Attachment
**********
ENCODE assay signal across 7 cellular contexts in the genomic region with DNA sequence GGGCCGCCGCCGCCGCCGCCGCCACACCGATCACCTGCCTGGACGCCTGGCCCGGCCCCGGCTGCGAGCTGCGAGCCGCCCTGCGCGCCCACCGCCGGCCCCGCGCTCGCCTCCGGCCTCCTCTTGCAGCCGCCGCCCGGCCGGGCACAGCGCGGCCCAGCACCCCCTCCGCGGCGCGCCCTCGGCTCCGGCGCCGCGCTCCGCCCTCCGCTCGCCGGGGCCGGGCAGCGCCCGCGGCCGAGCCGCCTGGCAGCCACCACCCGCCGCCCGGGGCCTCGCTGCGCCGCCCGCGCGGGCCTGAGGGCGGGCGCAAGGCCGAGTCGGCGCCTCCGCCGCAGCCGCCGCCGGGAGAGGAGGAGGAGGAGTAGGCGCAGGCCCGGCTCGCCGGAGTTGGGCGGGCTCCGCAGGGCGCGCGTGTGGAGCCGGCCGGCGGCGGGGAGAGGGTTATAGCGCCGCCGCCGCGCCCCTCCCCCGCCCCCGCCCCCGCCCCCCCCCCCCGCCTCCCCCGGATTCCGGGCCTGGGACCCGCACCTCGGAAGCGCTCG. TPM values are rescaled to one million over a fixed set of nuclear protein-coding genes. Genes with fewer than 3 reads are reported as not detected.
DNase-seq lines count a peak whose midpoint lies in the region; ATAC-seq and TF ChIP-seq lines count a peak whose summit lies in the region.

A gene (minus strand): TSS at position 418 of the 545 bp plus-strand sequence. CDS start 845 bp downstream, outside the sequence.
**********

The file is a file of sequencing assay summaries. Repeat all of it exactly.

ENCODE assay signal across 7 cellular contexts in the genomic region with DNA sequence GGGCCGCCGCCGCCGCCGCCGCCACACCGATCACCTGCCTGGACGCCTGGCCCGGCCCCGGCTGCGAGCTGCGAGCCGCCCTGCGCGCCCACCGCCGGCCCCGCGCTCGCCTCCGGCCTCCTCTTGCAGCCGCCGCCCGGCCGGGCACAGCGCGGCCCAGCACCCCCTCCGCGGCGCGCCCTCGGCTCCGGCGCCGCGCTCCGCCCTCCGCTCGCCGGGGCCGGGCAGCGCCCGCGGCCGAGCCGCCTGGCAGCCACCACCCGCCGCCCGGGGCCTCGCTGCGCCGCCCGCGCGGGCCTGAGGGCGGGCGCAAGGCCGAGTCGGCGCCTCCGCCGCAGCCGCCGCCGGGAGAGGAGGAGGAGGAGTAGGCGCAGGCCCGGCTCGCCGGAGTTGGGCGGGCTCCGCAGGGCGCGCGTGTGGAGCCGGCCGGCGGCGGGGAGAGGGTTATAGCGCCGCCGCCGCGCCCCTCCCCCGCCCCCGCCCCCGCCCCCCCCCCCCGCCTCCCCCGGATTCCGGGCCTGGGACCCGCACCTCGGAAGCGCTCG. TPM values are rescaled to one million over a fixed set of nuclear protein-coding genes. Genes with fewer than 3 reads are reported as not detected.
DNase-seq lines count a peak whose midpoint lies in the region; ATAC-seq and TF ChIP-seq lines count a peak whose summit lies in the region.

A gene (minus strand): TSS at position 418 of the 545 bp plus-strand sequence. CDS start 845 bp downstream, outside the sequence.